Women in Business – 2020 Trends
A look at Women-owned businesses in 2020
2020 Trends for Women in Business
To learn about small business and its future, Guidant Financial became a founding member of the Small Business Trends Alliance (SBTA), a group of companies dedicated to supporting small businesses with data trends and insights. To achieve this goal, Guidant Financial and SBTA companies surveyed over 3,100 small business and franchise owners nationwide.
For this report, we dove into what women who own and operate their own businesses or franchises say about current business trends – from their biggest obstacles to their future outlook.
Twenty-seven percent of all small business or franchise owners are female, according to this year’s Small Business Trends survey results. The number of women who own their own businesses has been growing (albeit slowly); this is a four percent increase year over year.
Compared to the average small business owner, women who start their own business do so for a wider variety of reasons. While more than half of average business owners (55 percent) are motivated to open a business to be their own boss, just 31 percent of women share in that motivation. Twenty-six percent of female small business owners started their own business to pursue their passion, while 15 percent found dissatisfaction in Corporate America and struck out on their own.
Women who lead small businesses don’t vary far from the average entrepreneur when it comes to their feelings about business in today’s politics. Women entrepreneurs, on average, rate their confidence about small business in the current political climate as “somewhat confident,” as does the average small business owner. Only eight percent of female entrepreneurs feel “very unconfident,” while 11 percent feel “somewhat unconfident.” Reflecting their confidence in the state of small business, nearly half (49 percent) of women small business owners are “very happy” as business owners, while 28 eight percent are “somewhat happy.”
While a lack of capital and/or cash flow continues to be the number one challenge for women small business owners (a trend for over three years), recruiting and retention of employees has moved into the next biggest challenge. Like many business owners in a time of sustained economic growth and historic unemployment rates, female entrepreneurs are finding it challenging to attract and retain workers. Marketing and advertising round out the top three challenges for women small business owners – another long-standing trend.
Compared to the average small business owner, women in business skew significantly younger. Half of female entrepreneurs are Gen X (born between 1965 and 1980), compared to 44 percent of average small business owners. On average, 41 percent of small business owners are Boomers (born after 1965), but only 36 percent of women who own small businesses are part of this age group. Women, however, meet the 13 percent average of Millennial (born after 1980) small business owners, at 13 percent.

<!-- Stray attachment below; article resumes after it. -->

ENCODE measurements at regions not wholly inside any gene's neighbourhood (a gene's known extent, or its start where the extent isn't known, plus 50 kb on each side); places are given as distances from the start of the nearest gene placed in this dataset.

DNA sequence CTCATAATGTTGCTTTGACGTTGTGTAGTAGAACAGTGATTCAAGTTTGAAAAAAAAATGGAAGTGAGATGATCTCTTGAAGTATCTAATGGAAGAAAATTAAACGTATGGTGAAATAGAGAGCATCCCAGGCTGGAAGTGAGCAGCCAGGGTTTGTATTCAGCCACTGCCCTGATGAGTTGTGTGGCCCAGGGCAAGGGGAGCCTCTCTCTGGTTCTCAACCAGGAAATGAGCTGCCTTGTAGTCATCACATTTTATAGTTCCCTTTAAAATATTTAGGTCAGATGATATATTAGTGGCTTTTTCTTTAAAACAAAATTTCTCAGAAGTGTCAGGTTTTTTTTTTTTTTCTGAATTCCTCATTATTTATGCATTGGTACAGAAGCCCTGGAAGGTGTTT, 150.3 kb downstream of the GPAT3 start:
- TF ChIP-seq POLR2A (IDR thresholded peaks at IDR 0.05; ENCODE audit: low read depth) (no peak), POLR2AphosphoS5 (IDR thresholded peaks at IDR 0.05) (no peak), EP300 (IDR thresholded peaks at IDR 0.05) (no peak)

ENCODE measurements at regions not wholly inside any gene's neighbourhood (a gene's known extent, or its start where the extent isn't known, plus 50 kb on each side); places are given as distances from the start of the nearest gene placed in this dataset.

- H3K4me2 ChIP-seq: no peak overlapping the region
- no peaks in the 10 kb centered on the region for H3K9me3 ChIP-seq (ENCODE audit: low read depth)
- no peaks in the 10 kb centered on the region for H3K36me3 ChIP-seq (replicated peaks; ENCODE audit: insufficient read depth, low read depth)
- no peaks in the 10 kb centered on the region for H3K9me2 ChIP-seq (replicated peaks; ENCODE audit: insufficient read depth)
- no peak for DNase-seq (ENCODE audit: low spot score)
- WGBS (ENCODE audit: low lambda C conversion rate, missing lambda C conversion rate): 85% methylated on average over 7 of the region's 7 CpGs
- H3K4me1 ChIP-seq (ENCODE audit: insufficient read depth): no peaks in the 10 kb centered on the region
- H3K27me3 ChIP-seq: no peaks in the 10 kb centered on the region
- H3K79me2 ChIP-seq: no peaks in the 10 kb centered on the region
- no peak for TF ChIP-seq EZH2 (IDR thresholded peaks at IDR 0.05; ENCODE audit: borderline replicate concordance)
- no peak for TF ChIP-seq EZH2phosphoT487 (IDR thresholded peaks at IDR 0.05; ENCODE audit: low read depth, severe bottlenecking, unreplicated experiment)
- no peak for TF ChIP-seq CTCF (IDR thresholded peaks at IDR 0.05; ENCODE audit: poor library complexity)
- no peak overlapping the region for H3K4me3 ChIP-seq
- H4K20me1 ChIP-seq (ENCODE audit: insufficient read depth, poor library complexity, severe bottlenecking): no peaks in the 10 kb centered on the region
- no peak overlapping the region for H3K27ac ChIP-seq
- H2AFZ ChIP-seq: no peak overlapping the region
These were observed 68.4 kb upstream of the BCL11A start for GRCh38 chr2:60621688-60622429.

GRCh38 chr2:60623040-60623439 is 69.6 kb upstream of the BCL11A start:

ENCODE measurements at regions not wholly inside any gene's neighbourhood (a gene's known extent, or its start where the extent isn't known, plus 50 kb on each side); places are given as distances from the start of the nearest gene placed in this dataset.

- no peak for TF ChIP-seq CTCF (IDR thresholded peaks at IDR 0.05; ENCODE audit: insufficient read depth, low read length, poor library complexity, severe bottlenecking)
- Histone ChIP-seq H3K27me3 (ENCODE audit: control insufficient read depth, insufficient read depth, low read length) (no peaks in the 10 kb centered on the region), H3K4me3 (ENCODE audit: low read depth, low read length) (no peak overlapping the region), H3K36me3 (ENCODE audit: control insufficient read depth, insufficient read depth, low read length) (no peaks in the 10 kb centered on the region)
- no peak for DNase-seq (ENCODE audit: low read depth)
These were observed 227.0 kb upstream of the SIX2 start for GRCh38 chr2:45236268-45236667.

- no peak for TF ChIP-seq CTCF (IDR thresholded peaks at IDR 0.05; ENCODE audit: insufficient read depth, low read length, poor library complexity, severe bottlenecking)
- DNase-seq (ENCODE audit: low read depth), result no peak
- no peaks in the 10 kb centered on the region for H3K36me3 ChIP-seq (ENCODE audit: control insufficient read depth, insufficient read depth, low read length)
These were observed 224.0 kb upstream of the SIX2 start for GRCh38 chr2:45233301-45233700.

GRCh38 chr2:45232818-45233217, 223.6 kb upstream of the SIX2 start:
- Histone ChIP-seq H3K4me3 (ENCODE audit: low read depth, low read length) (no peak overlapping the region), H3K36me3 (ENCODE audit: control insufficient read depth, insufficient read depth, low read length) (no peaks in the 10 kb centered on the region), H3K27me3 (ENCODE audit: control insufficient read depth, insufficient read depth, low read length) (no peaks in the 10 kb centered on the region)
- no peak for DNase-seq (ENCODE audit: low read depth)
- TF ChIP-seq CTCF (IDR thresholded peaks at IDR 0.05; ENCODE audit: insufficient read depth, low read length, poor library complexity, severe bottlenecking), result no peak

Women small business owners continue the trend of being more educated than the average entrepreneur. Thirty percent of women small business owners have a Bachelor’s degree, compared to 17 percent of the average. While female entrepreneurs with Master’s degrees match the average at 18 percent, more women do have Doctorate degrees compared to the average, at six percent to four percent.
Retail is the most popular industry for women-led small businesses, with 16 percent of respondents owning retail businesses of some type. Health, beauty, and fitness services such as gyms and salons come in next, at 13 percent. Business services such as bookkeeping and CPA services are the third most popular, while food-related businesses and restaurants follow at 10 percent. Finally, residential and commercial services, such as landscaping or property management, come in at the fifth spot at seven percent.
Cash remains the most popular form of small business financing method for women small business owners year over year, at 38 percent of respondents having used cash to start their business. Other popular methods women used to fund their businesses include Rollovers for Business Start-ups (ROBS, also known as 401k business financing) at 13 percent*, a line of credit at 12 percent, and support from friends and family at 11 percent.
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